A time-tested doctor's adage advises, "Be not the first nor the last to prescribe a given treatment." We've all seen the latest heralded "cures" become yesterday's has-been disasters due to unexpected or dangerous side effects.

    It is all right not to immediately prescribe the latest treatment unless there are compelling reasons to do so. It's safer to await the "track record," especially since newer treatments are typically more expensive in dollars and potential risk than time-tested ones.

    One malpractice lawsuit has more influence on medical practice than ten papers in prestigious journals.

New drugs, surgical techniques, and diagnostic tools are constantly being developed. You can act as a partner with your physician by following ...

Meet the Author

Nancy Oster is a medical writer, health care activist, Internet expert, and educator. She received her Bachelors Degree from the University of California at Santa Barbara and has written several articles for medical and health care journals. Recently, Nancy was honored in the U.S. House of Representatives for her role as the founding president of the Breast Resource Center of Santa Barbara. Nancy is also one of the founders of the South Coast Telecommunications Alliance, a forum for networking and information sharing on the central coast of California. Nancy has long been active in support of open and free information and access to health care and health information. When Nancy is not writing, she is busy preparing gourmet meals, practicing yoga, creating numerous Web sites, gardening, working on a designer quilt with friends, or traveling with her husband, Dave. Nancy and Dave have two grown children and two very active puppies. Nancy and Dave live in Santa Barbara, California. Nancy, Lucy and Darol teach an Internet Health Information course for the Santa Barbara Community College Adult Education program. They've been teaching the class for several years and have taken the class as far as the First World Conference on Breast Cancer in Kingston, Ontario, Canada and to other communities in California.

Lucy Thomas, M.L.S., is currently the director of the Reeves Medical Library in Cottage Hospital, Santa Barbara , California. She completed her Bachelors and Masters degrees at the University of Illinois in Champaign-Urbana, before moving to California. She is a distinguished member of the Academy of Health Information Professionals of the Medical Library Association and on the editorial board for Medicine on the Net. Lucy has written numerous articles for professional journals and has been a speaker at professional conferences. She has long been an advocate for free access to information and for the rights of the healthcare consumer. When not working, Lucy can be found skiing in the Sierras, sailing, hiking, gardening, attending a meeting of her book club, or taking a long beach walk with her husband, Bill, and their golden retriever, Brig. Lucy and her husband live in Santa Barbara, California. Nancy, Lucy and Darol teach an Internet Health Information course for the Santa Barbara Community College Adult Education program. They've been teaching the class for several years and have taken the class as far as the First World Conference on Breast Cancer in Kingston, Ontario, Canada and to other communities in California.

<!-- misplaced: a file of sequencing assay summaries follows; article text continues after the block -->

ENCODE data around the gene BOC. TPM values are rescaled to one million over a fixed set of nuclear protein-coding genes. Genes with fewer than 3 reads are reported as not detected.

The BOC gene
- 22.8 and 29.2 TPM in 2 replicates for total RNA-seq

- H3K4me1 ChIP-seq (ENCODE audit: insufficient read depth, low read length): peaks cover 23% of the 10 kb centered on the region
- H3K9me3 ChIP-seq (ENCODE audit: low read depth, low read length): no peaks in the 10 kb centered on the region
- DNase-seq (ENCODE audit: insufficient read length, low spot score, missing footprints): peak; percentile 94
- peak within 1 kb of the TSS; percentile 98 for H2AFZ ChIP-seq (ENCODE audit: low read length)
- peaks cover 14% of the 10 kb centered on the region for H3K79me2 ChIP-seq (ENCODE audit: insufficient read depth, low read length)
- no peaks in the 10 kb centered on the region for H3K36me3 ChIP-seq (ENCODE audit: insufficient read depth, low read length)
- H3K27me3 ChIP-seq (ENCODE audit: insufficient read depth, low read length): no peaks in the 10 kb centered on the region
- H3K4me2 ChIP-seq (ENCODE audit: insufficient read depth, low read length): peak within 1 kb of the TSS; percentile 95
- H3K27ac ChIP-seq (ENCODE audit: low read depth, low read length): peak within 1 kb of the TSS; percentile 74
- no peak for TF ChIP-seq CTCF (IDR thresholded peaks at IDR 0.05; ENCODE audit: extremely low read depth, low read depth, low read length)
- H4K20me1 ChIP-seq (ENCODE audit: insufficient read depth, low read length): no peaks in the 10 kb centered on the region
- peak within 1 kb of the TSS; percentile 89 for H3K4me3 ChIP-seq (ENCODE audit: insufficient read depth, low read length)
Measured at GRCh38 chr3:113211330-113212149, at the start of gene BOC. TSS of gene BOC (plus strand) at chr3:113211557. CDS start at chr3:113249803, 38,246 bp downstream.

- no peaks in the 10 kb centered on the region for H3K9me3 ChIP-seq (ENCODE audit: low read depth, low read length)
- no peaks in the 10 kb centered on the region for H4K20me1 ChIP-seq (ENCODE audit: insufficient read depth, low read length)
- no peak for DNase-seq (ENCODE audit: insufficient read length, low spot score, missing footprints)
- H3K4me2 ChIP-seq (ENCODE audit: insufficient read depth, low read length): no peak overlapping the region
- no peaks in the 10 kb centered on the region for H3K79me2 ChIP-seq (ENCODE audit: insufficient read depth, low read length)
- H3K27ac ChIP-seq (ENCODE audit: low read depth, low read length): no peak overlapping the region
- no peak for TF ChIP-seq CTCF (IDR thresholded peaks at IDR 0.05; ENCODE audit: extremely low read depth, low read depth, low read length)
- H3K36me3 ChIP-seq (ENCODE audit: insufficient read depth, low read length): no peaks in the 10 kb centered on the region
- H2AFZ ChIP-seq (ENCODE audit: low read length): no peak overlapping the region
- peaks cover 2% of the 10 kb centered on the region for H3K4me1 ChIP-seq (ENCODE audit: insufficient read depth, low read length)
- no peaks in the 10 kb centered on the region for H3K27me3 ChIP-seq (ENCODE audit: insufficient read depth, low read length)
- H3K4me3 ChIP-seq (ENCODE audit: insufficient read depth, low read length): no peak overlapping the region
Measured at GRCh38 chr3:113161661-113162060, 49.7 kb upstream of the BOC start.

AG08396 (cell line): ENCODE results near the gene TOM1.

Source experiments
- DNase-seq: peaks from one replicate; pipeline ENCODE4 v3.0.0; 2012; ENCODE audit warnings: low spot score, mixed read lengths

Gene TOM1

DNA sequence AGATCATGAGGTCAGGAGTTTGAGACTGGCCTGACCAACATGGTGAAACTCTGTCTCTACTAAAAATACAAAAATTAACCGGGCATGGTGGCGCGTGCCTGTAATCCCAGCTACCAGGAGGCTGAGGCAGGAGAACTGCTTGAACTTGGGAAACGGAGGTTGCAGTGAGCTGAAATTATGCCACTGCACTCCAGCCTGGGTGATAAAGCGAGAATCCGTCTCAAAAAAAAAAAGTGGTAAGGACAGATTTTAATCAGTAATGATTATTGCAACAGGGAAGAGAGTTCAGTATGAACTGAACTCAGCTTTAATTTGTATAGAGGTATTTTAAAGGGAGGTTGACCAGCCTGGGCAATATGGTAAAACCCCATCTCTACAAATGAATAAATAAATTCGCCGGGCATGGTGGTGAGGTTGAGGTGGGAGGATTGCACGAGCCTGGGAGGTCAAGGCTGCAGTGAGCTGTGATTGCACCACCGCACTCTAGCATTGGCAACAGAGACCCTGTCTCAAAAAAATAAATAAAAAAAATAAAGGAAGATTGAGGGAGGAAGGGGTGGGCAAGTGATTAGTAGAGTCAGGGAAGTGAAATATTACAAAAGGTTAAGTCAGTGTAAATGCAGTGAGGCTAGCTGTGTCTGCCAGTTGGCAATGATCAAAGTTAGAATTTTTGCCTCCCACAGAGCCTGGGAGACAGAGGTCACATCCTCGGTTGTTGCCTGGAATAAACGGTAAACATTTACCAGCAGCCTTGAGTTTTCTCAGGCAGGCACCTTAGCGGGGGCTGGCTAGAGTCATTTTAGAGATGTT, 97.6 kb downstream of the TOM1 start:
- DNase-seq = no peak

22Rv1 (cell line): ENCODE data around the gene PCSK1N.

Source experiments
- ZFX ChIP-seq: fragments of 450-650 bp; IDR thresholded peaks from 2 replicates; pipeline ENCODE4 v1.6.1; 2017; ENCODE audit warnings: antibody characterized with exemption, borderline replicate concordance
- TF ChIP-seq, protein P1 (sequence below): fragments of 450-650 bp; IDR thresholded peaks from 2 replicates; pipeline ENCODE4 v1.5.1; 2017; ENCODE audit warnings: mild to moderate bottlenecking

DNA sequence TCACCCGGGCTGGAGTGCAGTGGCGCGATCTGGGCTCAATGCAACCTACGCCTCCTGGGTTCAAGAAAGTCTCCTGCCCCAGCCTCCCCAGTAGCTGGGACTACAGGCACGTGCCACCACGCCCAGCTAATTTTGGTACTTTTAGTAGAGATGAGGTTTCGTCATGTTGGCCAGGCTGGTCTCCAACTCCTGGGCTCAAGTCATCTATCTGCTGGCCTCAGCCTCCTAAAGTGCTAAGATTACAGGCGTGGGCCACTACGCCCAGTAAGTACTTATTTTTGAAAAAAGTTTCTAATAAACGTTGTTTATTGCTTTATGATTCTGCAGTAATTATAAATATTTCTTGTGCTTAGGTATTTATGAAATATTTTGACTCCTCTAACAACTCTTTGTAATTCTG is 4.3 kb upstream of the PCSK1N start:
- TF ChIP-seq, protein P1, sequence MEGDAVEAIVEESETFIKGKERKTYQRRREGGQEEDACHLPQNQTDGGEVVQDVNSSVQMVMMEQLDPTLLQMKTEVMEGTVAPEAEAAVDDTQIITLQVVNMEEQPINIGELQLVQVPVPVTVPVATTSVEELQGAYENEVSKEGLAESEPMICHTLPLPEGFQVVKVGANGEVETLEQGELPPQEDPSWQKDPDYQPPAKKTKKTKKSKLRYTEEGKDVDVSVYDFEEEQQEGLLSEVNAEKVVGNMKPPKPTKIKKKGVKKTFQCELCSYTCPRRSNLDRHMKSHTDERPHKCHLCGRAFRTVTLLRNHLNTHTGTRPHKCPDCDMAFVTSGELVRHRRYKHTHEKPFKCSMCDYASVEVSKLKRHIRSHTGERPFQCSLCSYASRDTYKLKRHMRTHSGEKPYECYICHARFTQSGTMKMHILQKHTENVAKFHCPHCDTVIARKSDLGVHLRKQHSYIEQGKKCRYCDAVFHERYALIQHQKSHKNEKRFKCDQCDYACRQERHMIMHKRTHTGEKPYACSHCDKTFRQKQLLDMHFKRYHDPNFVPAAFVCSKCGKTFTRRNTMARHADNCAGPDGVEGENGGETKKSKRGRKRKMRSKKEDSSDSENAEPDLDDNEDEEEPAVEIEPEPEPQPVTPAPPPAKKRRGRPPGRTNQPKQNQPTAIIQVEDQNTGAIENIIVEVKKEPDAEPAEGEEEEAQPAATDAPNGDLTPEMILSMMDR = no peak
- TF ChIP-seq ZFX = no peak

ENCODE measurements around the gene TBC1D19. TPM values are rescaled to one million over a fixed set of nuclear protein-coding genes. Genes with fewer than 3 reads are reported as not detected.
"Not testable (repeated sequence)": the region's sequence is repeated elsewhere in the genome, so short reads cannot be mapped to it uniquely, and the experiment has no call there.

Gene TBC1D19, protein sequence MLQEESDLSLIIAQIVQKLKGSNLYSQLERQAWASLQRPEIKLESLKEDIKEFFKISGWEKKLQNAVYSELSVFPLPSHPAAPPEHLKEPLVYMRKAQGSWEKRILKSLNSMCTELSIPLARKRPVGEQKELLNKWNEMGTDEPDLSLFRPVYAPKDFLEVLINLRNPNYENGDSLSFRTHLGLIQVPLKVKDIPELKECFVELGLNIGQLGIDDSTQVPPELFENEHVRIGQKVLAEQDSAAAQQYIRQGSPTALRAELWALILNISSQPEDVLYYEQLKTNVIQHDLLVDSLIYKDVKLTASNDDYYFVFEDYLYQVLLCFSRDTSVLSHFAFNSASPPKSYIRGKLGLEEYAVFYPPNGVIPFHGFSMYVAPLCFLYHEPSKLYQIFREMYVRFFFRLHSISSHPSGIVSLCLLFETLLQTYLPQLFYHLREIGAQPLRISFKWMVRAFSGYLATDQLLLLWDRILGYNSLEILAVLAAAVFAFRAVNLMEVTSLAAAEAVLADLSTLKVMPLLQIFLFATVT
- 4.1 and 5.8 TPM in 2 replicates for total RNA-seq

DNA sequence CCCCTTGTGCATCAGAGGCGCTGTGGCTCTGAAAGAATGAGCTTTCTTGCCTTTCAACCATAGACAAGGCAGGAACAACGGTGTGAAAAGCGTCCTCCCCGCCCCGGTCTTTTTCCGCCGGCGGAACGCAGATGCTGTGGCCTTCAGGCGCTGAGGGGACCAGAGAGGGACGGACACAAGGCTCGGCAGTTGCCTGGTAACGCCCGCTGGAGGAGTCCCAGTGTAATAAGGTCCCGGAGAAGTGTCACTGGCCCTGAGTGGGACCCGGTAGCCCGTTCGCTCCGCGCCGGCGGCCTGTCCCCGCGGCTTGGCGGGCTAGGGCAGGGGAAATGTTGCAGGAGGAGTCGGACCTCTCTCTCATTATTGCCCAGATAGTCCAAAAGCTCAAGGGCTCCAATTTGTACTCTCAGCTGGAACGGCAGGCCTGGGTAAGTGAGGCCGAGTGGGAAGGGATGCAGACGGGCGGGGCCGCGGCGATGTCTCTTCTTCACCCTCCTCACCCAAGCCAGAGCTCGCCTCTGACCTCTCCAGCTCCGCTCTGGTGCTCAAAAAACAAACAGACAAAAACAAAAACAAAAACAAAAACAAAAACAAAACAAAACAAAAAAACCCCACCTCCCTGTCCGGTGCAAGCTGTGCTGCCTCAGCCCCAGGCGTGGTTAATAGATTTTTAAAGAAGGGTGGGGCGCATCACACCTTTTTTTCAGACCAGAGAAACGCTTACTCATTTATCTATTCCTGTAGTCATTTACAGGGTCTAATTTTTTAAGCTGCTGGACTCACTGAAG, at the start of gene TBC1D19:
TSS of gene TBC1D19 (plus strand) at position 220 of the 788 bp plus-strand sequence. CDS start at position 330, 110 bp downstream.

Darol Joseff, M.D., is a Board certified Nephrologist and Internist. He completed his Medical Degree at the University of Cincinnati School of Medicine and his fellowship and residency training at Harbor UCLA Medical Center, and at Santa Barbara Cottage Hospital. Dr. Joseff has written numerous articles for medical journals. He is also on the faculty of the University of Southern California Medical School and is active in teaching for the residency programs at Cottage Hospital. Recently, Dr. Joseff was awarded Teacher of the Year by the Resident staff at Cottage Hospital. Dr. Joseff has a private practice specializing in Nephrology in Santa Barbara and is on the medical staff at several hospitals. Dr. Joseff communicates with his patients and colleagues via telephone, email, listservs, and the Web. When Dr. Joseff is not practicing medicine, teaching residents, or attending a Mac users convention, he is at home with his beautiful wife, Janet, also a physician. They have two lively children and their free time is filled with activities such as soccer, hiking, beach walks and travel. Nancy, Lucy and Darol teach an Internet Health Information course for the Santa Barbara Community College Adult Education program. They've been teaching the class for several years and have taken the class as far as the First World Conference on Breast Cancer in Kingston, Ontario, Canada and to other communities in California.